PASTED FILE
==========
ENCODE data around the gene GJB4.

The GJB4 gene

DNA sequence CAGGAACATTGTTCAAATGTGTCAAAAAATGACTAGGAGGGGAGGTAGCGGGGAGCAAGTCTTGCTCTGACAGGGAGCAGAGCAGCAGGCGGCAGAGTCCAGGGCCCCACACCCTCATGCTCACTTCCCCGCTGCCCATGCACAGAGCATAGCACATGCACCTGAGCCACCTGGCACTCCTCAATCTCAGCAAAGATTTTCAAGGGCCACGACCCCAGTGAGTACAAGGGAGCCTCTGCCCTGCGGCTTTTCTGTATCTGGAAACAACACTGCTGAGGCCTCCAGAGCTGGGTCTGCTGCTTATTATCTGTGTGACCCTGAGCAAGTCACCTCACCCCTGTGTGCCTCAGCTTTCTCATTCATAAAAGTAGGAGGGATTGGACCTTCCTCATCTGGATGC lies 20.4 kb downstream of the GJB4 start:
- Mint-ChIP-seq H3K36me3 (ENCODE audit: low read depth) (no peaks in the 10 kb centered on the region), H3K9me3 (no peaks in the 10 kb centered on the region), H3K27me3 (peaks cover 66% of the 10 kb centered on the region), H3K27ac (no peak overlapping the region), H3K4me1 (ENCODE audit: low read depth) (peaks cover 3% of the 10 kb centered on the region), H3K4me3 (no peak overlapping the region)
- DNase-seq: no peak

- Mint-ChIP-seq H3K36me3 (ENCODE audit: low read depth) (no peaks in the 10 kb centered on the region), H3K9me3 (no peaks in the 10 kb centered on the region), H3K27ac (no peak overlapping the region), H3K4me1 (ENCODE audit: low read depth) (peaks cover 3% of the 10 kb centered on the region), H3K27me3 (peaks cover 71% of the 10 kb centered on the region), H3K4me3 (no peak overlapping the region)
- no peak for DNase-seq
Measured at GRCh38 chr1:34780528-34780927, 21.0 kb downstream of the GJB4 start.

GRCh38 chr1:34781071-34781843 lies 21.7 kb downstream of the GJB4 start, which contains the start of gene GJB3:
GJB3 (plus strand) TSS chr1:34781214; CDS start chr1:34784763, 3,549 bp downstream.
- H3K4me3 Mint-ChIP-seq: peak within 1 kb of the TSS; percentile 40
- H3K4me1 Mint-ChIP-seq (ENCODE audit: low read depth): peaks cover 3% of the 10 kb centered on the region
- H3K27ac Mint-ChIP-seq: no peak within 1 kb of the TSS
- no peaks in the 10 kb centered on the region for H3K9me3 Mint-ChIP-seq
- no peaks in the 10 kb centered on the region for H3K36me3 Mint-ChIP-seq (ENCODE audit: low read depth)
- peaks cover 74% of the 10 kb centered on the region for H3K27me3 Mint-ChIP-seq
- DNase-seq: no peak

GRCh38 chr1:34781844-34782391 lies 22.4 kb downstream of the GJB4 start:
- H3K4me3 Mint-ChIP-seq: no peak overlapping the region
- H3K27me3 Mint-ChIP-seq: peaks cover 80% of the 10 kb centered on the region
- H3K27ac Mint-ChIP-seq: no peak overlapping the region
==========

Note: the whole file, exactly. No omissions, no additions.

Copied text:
ENCODE data around the gene GJB4.

The GJB4 gene

DNA sequence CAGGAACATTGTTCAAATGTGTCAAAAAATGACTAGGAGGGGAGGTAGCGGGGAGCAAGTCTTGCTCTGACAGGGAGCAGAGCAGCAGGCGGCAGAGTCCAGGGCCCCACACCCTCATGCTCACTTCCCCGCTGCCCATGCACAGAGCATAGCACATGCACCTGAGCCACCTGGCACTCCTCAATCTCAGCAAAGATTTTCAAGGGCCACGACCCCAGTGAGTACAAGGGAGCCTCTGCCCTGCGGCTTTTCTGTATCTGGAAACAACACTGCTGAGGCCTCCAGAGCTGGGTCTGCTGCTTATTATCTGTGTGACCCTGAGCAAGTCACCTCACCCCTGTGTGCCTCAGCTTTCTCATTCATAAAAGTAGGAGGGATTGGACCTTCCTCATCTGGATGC lies 20.4 kb downstream of the GJB4 start:
- Mint-ChIP-seq H3K36me3 (ENCODE audit: low read depth) (no peaks in the 10 kb centered on the region), H3K9me3 (no peaks in the 10 kb centered on the region), H3K27me3 (peaks cover 66% of the 10 kb centered on the region), H3K27ac (no peak overlapping the region), H3K4me1 (ENCODE audit: low read depth) (peaks cover 3% of the 10 kb centered on the region), H3K4me3 (no peak overlapping the region)
- DNase-seq: no peak

- Mint-ChIP-seq H3K36me3 (ENCODE audit: low read depth) (no peaks in the 10 kb centered on the region), H3K9me3 (no peaks in the 10 kb centered on the region), H3K27ac (no peak overlapping the region), H3K4me1 (ENCODE audit: low read depth) (peaks cover 3% of the 10 kb centered on the region), H3K27me3 (peaks cover 71% of the 10 kb centered on the region), H3K4me3 (no peak overlapping the region)
- no peak for DNase-seq
Measured at GRCh38 chr1:34780528-34780927, 21.0 kb downstream of the GJB4 start.

GRCh38 chr1:34781071-34781843 lies 21.7 kb downstream of the GJB4 start, which contains the start of gene GJB3:
GJB3 (plus strand) TSS chr1:34781214; CDS start chr1:34784763, 3,549 bp downstream.
- H3K4me3 Mint-ChIP-seq: peak within 1 kb of the TSS; percentile 40
- H3K4me1 Mint-ChIP-seq (ENCODE audit: low read depth): peaks cover 3% of the 10 kb centered on the region
- H3K27ac Mint-ChIP-seq: no peak within 1 kb of the TSS
- no peaks in the 10 kb centered on the region for H3K9me3 Mint-ChIP-seq
- no peaks in the 10 kb centered on the region for H3K36me3 Mint-ChIP-seq (ENCODE audit: low read depth)
- peaks cover 74% of the 10 kb centered on the region for H3K27me3 Mint-ChIP-seq
- DNase-seq: no peak

GRCh38 chr1:34781844-34782391 lies 22.4 kb downstream of the GJB4 start:
- H3K4me3 Mint-ChIP-seq: no peak overlapping the region
- H3K27me3 Mint-ChIP-seq: peaks cover 80% of the 10 kb centered on the region
- H3K27ac Mint-ChIP-seq: no peak overlapping the region